Greater willingness of Millennials to be nontraditional workers. There is a perception that the younger generations are more willing than older generations to work in nontraditional work arrangements. If that is indeed the case, the share of nontraditional workers will grow as older workers continue to retire. But, in general, it is still unclear how many workers will be willing to have jobs in which income is more volatile and less secure than in traditional jobs.
Labor market tightness
The US labor market is already tight and with massive retirement of baby boomers expected in the next decade or more, tight labor markets and higher compensation will be the new norm. In such an environment, employers will try to shift more jobs to nontraditional work arrangements to cut labor costs.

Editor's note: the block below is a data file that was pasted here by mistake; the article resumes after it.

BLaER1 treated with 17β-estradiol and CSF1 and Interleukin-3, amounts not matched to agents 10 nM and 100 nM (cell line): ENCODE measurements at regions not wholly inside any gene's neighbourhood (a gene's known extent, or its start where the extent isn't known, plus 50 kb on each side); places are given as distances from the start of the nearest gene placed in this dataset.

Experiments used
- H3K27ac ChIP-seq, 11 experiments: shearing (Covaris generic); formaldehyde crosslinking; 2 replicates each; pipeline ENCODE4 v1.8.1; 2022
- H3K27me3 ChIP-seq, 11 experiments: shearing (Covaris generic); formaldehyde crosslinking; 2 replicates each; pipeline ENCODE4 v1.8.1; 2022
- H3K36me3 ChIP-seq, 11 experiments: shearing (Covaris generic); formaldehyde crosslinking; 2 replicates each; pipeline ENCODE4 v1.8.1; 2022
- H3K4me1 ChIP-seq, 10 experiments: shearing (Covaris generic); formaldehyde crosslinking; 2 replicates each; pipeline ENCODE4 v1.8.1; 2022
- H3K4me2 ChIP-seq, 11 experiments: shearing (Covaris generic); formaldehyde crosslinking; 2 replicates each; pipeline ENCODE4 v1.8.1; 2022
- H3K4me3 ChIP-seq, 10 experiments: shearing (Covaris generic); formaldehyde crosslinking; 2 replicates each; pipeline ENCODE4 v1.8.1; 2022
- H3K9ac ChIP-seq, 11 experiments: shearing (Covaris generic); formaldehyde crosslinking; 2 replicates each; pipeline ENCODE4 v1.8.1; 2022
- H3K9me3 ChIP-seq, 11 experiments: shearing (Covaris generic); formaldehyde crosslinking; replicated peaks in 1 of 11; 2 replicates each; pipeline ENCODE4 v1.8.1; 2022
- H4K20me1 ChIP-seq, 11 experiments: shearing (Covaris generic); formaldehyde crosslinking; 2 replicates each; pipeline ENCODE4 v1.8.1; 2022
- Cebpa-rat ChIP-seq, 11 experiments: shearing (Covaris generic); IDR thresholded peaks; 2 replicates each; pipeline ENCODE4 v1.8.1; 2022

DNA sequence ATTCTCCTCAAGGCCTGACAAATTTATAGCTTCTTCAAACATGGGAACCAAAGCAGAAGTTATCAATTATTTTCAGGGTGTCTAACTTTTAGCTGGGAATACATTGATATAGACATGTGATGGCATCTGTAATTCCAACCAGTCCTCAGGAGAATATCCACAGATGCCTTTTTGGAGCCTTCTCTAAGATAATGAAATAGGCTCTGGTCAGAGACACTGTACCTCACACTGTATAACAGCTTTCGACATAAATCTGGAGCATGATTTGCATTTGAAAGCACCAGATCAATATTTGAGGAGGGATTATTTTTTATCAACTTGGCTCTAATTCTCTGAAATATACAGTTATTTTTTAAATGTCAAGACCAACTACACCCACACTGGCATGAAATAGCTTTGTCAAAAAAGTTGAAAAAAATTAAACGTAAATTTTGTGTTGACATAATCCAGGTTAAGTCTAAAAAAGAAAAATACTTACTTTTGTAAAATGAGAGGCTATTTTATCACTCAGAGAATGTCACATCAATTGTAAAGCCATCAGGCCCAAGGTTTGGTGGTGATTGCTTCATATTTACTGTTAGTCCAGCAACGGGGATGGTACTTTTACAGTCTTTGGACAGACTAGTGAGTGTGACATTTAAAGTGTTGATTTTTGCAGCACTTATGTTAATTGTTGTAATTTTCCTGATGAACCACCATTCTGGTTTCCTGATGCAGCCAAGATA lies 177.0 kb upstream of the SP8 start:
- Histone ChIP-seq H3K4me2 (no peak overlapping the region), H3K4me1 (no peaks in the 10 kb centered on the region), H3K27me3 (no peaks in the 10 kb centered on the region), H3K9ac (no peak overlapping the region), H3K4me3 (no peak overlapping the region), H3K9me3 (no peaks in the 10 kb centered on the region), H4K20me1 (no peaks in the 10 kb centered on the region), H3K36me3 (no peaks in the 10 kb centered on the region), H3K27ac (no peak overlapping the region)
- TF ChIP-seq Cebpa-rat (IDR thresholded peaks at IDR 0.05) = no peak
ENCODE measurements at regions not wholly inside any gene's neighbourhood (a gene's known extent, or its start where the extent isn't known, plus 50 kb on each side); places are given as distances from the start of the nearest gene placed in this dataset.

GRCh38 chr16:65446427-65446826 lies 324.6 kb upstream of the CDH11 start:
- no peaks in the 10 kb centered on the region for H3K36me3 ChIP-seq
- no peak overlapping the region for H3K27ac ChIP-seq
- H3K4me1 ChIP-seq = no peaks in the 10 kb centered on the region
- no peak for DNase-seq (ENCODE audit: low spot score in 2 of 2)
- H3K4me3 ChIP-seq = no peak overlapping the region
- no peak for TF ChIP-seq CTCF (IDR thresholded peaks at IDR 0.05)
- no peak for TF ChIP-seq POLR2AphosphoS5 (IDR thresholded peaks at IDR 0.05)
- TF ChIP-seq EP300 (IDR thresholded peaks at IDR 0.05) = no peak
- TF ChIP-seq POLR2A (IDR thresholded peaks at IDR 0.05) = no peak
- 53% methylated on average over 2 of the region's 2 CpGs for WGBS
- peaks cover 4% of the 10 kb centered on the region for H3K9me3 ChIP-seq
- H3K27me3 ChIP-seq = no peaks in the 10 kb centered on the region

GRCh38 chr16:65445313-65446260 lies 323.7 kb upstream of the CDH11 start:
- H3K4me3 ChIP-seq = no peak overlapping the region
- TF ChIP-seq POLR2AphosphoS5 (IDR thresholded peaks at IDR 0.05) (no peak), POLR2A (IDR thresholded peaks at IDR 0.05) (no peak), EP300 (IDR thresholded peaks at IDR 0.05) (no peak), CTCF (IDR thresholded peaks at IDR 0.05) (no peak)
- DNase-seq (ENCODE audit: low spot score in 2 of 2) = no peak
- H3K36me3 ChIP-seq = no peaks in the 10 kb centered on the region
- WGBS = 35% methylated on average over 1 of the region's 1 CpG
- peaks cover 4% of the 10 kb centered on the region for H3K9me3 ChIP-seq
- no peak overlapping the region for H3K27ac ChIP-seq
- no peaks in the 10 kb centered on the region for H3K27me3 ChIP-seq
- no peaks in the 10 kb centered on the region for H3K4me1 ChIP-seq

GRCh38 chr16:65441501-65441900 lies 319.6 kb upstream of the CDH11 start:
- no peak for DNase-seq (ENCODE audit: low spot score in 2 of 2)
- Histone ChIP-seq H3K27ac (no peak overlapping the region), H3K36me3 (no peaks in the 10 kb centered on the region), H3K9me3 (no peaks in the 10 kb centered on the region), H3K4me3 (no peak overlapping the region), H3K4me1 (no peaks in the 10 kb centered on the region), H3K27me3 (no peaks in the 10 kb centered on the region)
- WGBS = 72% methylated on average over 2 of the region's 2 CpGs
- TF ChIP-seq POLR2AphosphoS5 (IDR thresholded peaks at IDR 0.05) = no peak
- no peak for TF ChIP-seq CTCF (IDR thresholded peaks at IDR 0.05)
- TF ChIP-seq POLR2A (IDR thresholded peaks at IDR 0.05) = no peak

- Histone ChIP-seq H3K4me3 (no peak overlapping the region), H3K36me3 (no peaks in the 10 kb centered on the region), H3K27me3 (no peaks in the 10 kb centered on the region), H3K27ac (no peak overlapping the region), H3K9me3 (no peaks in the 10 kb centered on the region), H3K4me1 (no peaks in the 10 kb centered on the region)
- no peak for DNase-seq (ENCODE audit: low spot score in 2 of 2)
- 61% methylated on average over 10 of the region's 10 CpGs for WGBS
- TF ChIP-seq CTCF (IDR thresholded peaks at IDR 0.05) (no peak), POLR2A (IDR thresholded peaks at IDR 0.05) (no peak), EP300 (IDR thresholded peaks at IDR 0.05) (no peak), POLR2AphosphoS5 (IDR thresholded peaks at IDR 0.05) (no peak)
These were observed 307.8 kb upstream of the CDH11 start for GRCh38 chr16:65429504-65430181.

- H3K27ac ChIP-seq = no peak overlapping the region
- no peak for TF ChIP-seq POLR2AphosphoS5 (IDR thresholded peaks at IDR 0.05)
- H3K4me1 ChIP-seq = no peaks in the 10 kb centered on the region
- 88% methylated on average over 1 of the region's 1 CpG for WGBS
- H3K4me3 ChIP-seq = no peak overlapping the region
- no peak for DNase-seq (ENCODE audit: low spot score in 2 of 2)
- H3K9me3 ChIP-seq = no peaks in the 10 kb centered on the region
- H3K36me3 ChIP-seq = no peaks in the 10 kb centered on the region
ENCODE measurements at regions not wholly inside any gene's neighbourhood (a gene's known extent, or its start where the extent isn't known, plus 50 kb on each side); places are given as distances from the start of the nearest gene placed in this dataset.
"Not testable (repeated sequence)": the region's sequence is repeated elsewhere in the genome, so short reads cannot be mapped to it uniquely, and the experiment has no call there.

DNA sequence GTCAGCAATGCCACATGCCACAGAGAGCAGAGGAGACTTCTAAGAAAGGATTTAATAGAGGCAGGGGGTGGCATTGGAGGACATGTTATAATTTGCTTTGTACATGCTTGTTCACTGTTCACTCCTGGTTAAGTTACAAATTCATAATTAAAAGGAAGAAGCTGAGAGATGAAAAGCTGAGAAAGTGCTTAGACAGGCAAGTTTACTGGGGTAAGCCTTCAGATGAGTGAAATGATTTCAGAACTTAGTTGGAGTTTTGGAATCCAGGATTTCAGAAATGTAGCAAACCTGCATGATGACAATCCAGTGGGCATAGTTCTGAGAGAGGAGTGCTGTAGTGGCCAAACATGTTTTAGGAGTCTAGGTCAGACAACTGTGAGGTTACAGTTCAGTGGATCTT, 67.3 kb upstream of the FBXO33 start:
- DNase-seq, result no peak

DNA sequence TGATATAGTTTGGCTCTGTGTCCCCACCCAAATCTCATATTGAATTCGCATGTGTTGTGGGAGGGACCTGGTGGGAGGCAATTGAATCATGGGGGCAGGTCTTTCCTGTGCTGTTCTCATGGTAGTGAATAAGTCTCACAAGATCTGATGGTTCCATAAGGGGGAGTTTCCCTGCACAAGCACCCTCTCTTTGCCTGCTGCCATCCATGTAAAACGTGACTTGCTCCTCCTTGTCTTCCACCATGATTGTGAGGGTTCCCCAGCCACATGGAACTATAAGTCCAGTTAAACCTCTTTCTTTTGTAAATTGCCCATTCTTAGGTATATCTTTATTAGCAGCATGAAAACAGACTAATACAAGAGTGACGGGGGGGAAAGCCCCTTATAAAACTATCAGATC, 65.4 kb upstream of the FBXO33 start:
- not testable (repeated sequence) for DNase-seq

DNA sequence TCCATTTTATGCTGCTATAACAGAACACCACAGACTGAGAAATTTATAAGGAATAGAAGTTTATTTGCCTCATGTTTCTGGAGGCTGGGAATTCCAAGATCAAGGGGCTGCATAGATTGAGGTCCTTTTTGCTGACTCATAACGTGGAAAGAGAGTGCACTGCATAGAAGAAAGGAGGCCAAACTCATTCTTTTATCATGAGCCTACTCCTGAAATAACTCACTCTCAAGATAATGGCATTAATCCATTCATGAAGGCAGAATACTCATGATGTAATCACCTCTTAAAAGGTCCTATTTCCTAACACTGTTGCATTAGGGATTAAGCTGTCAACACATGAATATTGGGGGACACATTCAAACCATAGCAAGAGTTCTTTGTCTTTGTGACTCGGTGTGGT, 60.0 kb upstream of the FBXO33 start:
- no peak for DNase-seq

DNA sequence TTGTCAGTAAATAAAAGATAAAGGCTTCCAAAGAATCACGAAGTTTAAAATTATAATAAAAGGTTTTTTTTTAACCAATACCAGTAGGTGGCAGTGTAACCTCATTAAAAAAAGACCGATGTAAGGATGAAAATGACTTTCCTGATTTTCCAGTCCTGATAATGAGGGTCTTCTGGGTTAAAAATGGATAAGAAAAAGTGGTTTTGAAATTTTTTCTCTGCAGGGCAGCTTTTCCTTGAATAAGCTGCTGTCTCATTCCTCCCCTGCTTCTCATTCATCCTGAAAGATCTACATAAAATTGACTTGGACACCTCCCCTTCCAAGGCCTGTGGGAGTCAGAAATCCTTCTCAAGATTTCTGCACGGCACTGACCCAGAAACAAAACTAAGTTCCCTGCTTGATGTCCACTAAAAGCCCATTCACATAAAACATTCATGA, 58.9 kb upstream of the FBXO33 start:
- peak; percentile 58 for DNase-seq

However, we suspect that many of the current nontraditional workers, especially in low-skilled occupations, did not join this club by choice, but because of difficulties in landing a regular job in the years following the financial crisis. As labor markets tighten, employers may try to expand the usage of nontraditional workers, but they may find that the supply of such workers has diminished, and their cost has increased. As a result, the labor cost savings of removing workers from payroll may not be as large as it used to be.
On the other hand, the opposite effect may visible in some highly skilled occupations, where a sufficient amount of work is all but guaranteed in a time of a tight labor market. This would encourage workers to seek the flexibility that comes with being an independent contractor.
Policy and business practices